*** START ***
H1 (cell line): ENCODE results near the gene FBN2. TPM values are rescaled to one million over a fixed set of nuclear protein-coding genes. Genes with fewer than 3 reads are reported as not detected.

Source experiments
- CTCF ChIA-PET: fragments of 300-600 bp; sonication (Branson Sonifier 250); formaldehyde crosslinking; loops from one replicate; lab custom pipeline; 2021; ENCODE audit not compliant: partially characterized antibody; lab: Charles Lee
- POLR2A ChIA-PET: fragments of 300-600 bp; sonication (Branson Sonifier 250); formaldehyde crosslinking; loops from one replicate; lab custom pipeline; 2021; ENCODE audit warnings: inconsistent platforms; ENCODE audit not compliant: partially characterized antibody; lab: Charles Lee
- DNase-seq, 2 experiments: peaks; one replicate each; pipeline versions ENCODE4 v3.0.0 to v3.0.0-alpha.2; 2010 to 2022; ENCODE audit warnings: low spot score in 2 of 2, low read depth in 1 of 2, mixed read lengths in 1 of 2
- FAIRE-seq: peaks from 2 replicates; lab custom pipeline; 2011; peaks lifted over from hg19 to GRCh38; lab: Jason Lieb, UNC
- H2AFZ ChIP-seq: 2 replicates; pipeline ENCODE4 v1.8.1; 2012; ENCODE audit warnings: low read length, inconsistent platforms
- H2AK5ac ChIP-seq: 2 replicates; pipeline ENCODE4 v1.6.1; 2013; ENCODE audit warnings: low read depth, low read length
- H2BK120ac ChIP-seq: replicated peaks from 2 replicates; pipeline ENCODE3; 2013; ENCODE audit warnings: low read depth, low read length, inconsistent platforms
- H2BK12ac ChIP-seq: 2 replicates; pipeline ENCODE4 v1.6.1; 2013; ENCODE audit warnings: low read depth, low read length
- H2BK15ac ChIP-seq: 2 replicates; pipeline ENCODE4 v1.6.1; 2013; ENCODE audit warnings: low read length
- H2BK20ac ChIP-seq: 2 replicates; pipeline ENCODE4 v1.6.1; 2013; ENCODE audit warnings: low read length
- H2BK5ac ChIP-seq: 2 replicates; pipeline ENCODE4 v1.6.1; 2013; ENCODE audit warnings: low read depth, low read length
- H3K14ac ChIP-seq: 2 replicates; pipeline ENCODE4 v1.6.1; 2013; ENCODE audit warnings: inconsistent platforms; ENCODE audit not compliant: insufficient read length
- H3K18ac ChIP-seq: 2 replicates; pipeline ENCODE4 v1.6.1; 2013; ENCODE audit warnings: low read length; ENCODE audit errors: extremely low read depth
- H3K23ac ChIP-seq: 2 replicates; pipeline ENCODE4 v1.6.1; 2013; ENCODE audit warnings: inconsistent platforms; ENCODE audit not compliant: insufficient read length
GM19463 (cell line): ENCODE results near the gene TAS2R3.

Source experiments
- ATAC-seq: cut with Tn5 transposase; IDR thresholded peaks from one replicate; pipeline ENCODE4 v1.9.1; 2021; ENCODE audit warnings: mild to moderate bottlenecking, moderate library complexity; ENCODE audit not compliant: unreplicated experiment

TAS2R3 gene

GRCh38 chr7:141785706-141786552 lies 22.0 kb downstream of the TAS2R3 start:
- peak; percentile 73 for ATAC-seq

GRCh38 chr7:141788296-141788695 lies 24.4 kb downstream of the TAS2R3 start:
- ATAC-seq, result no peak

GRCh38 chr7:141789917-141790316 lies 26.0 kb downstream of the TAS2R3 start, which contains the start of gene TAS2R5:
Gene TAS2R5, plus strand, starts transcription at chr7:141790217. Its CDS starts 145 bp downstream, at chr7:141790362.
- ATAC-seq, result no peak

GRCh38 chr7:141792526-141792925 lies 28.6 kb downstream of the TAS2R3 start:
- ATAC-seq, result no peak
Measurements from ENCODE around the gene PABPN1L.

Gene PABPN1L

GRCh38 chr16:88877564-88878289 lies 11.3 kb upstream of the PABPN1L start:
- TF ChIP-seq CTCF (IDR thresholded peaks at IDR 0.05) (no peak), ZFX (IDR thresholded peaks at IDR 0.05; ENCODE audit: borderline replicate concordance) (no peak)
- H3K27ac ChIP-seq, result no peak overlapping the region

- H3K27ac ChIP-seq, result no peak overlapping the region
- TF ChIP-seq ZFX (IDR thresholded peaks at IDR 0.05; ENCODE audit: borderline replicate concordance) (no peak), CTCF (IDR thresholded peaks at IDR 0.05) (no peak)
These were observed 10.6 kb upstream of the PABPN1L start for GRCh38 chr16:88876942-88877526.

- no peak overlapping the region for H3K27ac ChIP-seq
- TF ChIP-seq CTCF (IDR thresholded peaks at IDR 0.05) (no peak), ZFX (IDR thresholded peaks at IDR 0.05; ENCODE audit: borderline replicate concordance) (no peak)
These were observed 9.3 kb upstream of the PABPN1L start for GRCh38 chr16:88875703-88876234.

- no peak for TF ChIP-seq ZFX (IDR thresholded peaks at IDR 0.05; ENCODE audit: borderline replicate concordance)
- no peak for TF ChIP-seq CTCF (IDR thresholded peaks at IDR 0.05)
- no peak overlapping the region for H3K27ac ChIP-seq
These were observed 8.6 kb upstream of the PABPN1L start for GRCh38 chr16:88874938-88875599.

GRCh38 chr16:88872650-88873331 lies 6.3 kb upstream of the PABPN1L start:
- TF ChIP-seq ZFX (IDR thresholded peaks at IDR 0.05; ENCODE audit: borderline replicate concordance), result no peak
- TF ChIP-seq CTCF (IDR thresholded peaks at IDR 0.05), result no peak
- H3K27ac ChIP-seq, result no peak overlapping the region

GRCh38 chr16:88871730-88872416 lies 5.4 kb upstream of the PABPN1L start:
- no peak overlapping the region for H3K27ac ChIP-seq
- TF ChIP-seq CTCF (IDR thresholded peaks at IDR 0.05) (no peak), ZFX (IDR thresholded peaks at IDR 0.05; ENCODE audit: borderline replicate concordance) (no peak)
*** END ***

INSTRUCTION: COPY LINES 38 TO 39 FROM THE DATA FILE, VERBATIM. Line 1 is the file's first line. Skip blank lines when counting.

- no peak overlapping the region for H3K27ac ChIP-seq
- TF ChIP-seq CTCF (IDR thresholded peaks at IDR 0.05) (no peak), ZFX (IDR thresholded peaks at IDR 0.05; ENCODE audit: borderline replicate concordance) (no peak)